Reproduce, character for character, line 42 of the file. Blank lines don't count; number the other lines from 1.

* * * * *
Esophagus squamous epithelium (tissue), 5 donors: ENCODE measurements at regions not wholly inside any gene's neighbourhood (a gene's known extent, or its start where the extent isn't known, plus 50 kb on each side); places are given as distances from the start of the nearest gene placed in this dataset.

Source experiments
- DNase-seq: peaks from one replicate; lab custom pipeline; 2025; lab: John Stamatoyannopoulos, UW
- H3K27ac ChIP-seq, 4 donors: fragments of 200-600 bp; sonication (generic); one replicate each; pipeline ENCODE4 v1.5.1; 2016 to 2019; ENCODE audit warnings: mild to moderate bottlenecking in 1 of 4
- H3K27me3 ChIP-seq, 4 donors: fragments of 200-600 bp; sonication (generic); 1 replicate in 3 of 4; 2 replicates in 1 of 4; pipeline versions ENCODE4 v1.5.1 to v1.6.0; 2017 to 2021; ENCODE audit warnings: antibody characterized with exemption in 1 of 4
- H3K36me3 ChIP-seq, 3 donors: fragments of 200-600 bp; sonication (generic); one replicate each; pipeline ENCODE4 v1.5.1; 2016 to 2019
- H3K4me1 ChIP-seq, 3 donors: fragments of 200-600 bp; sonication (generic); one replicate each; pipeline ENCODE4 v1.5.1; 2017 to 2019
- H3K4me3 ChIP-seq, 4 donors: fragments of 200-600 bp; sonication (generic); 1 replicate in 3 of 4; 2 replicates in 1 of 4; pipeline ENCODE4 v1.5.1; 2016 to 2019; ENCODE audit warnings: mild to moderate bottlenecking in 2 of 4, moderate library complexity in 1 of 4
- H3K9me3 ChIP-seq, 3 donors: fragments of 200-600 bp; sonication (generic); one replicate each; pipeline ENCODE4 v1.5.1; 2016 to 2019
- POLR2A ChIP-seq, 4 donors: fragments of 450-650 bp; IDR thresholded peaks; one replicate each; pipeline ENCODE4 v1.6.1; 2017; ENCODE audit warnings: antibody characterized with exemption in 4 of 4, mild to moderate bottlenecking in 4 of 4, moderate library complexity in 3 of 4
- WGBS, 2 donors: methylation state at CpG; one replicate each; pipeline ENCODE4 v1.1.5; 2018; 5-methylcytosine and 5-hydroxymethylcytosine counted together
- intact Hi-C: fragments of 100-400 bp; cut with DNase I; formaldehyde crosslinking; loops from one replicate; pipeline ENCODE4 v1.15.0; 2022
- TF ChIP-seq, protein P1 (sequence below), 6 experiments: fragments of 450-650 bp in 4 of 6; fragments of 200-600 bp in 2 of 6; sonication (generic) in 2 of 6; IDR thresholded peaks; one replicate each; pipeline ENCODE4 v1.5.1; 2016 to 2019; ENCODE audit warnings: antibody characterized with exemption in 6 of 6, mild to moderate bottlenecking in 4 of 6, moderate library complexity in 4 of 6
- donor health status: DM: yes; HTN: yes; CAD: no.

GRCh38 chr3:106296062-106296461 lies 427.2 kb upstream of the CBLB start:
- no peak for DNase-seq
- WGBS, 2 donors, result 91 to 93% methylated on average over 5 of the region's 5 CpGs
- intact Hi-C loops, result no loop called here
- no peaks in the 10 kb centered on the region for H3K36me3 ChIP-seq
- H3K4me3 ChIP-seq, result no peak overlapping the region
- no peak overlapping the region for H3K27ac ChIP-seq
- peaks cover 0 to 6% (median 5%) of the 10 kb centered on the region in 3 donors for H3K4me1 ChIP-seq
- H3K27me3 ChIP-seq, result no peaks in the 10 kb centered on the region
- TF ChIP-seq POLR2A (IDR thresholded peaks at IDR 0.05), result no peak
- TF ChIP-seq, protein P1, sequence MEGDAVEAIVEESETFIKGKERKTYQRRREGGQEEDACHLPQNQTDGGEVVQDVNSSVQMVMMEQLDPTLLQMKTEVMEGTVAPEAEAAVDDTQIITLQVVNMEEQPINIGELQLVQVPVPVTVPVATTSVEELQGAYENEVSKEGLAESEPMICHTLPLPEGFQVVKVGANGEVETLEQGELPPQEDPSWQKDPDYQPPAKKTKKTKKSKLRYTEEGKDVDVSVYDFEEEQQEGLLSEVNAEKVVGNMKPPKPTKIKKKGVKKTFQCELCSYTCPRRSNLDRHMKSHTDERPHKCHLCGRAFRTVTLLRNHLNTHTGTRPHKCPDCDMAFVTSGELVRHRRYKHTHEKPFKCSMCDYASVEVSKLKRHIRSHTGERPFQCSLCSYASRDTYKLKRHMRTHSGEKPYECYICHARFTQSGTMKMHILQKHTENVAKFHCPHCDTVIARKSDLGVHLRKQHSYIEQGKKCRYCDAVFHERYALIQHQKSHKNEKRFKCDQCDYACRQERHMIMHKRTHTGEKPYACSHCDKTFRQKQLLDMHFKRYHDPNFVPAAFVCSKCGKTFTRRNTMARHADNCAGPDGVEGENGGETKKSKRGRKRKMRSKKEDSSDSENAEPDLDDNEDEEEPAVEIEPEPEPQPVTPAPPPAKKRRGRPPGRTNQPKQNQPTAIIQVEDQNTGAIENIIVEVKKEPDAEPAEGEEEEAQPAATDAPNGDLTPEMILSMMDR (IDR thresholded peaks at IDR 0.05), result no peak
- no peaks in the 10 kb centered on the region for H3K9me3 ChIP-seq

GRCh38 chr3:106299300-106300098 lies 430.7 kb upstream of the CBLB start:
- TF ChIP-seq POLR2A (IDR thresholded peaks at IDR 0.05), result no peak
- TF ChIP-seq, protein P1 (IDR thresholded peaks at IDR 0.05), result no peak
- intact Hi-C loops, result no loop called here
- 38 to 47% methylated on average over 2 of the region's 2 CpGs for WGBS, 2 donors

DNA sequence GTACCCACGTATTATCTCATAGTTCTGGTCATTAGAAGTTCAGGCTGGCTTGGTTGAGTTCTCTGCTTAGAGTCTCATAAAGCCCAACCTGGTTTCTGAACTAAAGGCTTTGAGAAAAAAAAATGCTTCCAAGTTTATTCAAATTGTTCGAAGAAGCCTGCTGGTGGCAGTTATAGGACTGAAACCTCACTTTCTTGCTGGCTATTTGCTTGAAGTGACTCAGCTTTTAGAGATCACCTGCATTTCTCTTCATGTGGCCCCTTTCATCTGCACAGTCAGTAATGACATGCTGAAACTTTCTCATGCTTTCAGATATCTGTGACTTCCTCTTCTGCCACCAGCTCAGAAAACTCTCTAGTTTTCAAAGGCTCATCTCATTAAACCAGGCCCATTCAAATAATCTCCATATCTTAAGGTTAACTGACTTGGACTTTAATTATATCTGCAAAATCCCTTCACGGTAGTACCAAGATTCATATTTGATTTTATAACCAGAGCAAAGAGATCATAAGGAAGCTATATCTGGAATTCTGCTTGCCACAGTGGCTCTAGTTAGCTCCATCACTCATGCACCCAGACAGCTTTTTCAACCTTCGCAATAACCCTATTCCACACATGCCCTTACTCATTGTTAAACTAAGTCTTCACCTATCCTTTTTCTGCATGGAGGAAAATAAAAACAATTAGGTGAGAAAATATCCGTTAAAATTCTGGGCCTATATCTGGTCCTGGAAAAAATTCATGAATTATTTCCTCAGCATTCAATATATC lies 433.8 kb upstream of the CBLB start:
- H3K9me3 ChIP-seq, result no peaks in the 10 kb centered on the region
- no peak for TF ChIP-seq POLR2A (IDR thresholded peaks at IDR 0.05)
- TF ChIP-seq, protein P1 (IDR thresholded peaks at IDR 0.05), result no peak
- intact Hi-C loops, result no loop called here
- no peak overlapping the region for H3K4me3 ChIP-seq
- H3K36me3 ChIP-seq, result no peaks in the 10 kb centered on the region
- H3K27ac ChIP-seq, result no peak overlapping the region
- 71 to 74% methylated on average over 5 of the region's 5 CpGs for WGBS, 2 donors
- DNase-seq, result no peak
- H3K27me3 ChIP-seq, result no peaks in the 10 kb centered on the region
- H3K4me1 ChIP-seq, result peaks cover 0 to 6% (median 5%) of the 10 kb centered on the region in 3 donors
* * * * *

- H3K27me3 ChIP-seq, result no peaks in the 10 kb centered on the region